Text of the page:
What with Germany’s economy on the brink, Great Britain’s disorderly and unprecedented exit from the European Union and the escalating trade war between China and the US, it has become increasingly difficult to ignore hearing and seeing the word “recession.”

Most recently, a group of some 200 economists, strategists, academics and policy makers via a survey by the National Association for Business Economies listed their predictions about the time frame of a “next” recession. 2% of these experts predict a recession will hit this year; 38% predict a recession in 2020; 25% predict a recession in 2021, and 14% predict a recession hit after 2021.

Clare Trapasso examined some potential consequences for real estate in the event of a recession for Realtor Magazine. Here at Harris Real Estate Coaching, we are looking at some of Trapasso’s thoughts and conclusions in this two-part series on possible consequences for real estate IF a recession were to hit:

Unemployment and Incomes

Trapasso points out that unemployment rates have been remaining around its lowest levels in the last 50 years. The whispered problem about unemployment rates is that there have not been as many new jobs as have been reported in all of 2018 and early 2019.

Wages are still growing but only slightly. And certainly, wages have not been growing nearly as fast as home prices have been appreciating.

IF a recession were to hit within the next two years and IF ongoing trade wars (China, Mexico, Canada, the European Union) were to become prolonged, unemployment would rise due to jobs disappearing, wages would likely remain, at best, stagnant and everything would become more expensive for consumers.

Already, 56% of potential homebuyers have indicated in a most recent survey by realtor.com that they would stop searching for houses if/when a recession would hit.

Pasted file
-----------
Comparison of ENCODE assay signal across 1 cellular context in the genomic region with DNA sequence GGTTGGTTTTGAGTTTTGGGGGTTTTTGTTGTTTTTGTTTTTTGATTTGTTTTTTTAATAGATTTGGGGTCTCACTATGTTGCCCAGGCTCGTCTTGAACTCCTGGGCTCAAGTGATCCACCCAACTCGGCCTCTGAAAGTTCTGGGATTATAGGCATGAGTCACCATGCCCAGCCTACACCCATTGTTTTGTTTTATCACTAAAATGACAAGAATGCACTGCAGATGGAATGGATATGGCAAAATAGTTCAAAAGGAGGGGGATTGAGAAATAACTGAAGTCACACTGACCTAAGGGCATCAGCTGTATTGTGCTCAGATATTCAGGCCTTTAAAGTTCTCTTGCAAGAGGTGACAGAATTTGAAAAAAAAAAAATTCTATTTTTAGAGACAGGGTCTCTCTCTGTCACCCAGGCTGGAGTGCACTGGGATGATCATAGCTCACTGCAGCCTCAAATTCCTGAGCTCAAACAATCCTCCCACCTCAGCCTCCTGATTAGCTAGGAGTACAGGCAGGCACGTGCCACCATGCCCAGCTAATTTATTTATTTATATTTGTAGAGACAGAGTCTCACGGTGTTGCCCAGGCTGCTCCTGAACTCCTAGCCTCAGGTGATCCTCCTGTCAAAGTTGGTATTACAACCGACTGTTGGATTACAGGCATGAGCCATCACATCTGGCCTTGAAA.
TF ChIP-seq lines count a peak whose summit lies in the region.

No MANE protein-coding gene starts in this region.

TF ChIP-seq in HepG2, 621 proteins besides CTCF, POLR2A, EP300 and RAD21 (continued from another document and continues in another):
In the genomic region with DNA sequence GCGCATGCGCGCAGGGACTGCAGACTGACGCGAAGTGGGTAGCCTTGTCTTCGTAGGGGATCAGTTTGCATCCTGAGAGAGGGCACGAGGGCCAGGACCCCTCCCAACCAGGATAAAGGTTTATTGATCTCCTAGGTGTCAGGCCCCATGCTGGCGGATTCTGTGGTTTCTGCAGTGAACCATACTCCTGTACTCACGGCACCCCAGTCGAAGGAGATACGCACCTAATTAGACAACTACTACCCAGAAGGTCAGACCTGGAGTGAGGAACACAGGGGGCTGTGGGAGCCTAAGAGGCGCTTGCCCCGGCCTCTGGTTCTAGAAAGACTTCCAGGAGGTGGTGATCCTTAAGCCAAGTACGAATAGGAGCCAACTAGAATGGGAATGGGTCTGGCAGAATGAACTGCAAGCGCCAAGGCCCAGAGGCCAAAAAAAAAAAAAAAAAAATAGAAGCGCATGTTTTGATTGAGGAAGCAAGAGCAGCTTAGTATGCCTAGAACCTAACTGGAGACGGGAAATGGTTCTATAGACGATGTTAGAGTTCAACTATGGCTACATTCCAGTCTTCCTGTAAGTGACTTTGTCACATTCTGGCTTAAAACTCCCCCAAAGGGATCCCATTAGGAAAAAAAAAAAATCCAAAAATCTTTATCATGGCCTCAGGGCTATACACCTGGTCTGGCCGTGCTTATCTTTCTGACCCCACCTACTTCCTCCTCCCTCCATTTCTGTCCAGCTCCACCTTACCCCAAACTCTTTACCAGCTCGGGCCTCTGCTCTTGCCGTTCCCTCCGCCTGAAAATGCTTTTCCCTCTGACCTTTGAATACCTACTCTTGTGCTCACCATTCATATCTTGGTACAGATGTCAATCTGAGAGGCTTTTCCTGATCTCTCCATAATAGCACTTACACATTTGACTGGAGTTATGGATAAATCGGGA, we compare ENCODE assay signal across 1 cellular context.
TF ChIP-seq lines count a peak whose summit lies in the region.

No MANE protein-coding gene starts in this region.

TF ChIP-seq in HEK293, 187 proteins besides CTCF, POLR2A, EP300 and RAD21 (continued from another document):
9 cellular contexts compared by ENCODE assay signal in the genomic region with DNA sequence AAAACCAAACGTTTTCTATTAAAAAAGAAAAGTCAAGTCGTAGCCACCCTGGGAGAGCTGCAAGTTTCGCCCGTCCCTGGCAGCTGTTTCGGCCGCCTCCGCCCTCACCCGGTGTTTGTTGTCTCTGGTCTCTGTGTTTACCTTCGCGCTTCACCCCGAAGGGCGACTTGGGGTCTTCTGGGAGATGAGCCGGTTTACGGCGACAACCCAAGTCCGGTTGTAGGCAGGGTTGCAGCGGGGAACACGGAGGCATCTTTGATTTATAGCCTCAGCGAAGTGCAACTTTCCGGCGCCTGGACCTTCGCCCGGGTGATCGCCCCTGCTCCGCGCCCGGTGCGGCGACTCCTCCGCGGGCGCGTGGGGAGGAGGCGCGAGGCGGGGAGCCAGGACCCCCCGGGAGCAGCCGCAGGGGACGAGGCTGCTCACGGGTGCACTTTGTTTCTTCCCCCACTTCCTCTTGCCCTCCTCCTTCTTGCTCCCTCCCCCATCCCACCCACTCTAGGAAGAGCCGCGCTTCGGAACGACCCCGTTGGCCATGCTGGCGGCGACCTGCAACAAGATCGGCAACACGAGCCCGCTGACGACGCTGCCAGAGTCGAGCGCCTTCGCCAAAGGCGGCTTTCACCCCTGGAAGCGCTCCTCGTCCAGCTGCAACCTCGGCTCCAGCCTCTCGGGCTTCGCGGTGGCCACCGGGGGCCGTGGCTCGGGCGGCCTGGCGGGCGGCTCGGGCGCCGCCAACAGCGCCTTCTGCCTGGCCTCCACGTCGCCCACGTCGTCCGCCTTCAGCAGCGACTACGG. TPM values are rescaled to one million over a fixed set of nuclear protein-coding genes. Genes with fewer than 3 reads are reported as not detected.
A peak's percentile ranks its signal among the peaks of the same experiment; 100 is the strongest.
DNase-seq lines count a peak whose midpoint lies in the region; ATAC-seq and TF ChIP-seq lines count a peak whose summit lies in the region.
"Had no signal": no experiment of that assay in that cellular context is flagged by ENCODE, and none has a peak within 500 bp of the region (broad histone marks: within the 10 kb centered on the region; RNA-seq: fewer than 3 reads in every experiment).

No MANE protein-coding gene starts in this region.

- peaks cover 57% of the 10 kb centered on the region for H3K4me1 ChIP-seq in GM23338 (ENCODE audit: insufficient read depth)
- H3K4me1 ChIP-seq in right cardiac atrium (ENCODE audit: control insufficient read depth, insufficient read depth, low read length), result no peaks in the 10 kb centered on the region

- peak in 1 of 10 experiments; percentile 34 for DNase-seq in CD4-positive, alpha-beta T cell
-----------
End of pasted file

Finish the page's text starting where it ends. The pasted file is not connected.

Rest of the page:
Home Prices and Sales

With more Millennials coming of home-buying age within the gigantic Millennial generation, most industry experts do not anticipate any drop-off in demand for single-family housing.

The problem with that demand is there simply are not enough homes being built to satisfy that single-family appetites. This lack of supply would most likely be exacerbated if a recession were to hit because builders would most likely pull back even more from building even more than they are today. And, in terms of existing home supply, it’s likely potential sellers would just postpone putting their house on the market until they think they’d get a top, or, at least, a better, price.

Thinking of buyers, it may become more difficult to find and hold a good paying job and/or steady freelance work if a recession were to hit. The consequences of that are twofold: fewer potential buyers would be able to afford to buy and even if gainfully employed, potential buyers may feel a heightened sense of anxiety about job security/sustainability.

According to Ali Wolf, the director of economic research with Meyers Research, “If we do go into a recession, there will be layoffs. If you move from a two-income household to a one-income household, it doesn’t change the desire to own…but it does impact the ability.”